Newsletter: Essential California: How the state’s new laws could affect you


Good morning, and welcome to the Essential California newsletter. It’s Friday, Dec. 28, and here’s what’s happening across California:


Hundreds of new California laws take effect on Jan. 1, imposing a raft of new mandates on scores of issues, including rules dictating when plastic straws will be handed out at restaurants, that workplace sexual harassment settlements are disclosed and that set new limits on the ownership of guns. Los Angeles Times

Awaiting the governor


With Gavin Newsom taking office as California governor, he faces myriad tough issues from healthcare and homelessness to fire policy.

-- With California’s ambitious but troubled high-speed rail, Newsom inherits a tough decision from outgoing Gov. Jerry Brown: delay indefinitely the goal of a statewide bullet train system and salvage something useful out of the billions of dollars in sunk costs, or recommit to the original vision and find at least $50 billion in new money to keep it going. Los Angeles Times

-- What the fire unions expect from Newsom. Sacramento Bee

Killed in the line of duty

A profile of Ronil Singh, the Central Valley police officer killed early Wednesday in the line of duty, breaking hearts in the small town he patrolled. “He told me he came to America to become a police officer. That’s all he wanted to do,” the police chief of Newman said. “He truly loved what he did.” Los Angeles Times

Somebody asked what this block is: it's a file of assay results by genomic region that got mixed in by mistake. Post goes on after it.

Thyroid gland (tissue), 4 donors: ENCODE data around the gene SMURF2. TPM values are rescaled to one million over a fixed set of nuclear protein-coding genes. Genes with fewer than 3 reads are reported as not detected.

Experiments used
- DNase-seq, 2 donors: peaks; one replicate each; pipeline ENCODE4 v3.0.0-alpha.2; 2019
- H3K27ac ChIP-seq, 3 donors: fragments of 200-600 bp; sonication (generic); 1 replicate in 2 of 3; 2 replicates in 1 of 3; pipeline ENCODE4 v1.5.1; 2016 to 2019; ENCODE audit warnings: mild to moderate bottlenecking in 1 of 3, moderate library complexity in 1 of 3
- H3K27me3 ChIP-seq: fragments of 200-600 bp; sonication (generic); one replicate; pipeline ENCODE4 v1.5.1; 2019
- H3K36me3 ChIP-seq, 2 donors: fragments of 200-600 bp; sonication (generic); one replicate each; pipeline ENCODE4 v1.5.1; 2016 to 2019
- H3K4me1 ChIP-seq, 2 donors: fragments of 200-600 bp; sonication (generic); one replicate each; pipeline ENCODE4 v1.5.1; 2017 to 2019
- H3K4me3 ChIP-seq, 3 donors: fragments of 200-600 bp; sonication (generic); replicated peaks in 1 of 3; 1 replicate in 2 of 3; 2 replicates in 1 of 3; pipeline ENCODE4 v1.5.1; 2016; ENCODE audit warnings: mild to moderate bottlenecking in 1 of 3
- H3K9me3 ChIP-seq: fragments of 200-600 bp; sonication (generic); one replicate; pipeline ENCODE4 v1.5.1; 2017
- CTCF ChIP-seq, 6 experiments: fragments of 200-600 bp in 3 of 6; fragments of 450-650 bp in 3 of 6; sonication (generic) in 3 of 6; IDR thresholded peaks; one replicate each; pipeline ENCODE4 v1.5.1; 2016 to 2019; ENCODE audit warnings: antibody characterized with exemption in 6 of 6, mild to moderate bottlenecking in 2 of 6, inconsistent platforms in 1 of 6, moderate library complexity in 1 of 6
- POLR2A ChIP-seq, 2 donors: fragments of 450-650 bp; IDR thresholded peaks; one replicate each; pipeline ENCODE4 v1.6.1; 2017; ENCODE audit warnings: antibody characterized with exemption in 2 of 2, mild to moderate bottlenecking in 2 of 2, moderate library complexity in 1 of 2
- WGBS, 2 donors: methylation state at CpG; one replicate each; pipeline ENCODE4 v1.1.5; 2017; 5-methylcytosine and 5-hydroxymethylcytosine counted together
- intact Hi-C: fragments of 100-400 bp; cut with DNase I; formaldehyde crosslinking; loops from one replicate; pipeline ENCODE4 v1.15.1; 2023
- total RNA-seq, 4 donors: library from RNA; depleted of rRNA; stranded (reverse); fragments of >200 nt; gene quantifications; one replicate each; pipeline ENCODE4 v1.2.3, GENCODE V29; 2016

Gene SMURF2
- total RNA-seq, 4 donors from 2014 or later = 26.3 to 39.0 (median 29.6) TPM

Plus: Authorities say the suspect is in the U.S. illegally, and that prompted President Trump to weigh in. Los Angeles Times


BEST OF 2018

Essential California is beginning our annual list of California’s best reads of the year. Look for more through Jan. 1.

A dazzling, deep exploration of how one family is changing agriculture in the Central Valley, and also is trying to alter the fraught social contract between farmers and labor. By Mark Arax, California Sunday Magazine

Revelations by reporters about allegations of sexual misconduct by a longtime USC gynecologist over decades sparked a revolution at one of California’s most important and esteemed institutions. By Harriet Ryan, Matt Hamilton and Paul Pringle, Los Angeles Times

In the tiny town of Mojave, modern-day rocket men are risking their lives to make space tourism a reality. By Nicholas Schmidle, New Yorker

One of America’s bloodiest hitmen operated with impunity in rural California. The story of how he got away with murder for so long says something profound about justice and class in California. By Jessica Garrison, BuzzFeed News


Russia, fake news, bad actors and Facebook’s tumbling from the world’s best friend to a cautionary tale for our times. By Sheera Frenkel, Nicholas Confessore, Cecilia Kang, Matthew Rosenberg and Jack Nicas, New York Times

California is the wealthiest place in America, brimming with Silicon Valley dollars and Hollywood glitz. But it’s also home to crushing child poverty, often hidden amid the familiar suburbs. By Steve Lopez, Los Angeles Times

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What goes up … : The L.A. housing bubble hasn’t burst, but those popping sounds are getting louder. Southern California home sales fell sharply in November, deepening a retreat from a sustained housing boom that placed home ownership out of reach for many. The 12% drop in November sales from a year earlier was the fourth consecutive monthly decline for the six-county region. However, housing experts aren’t ready to declare that a bust is underway. Los Angeles Times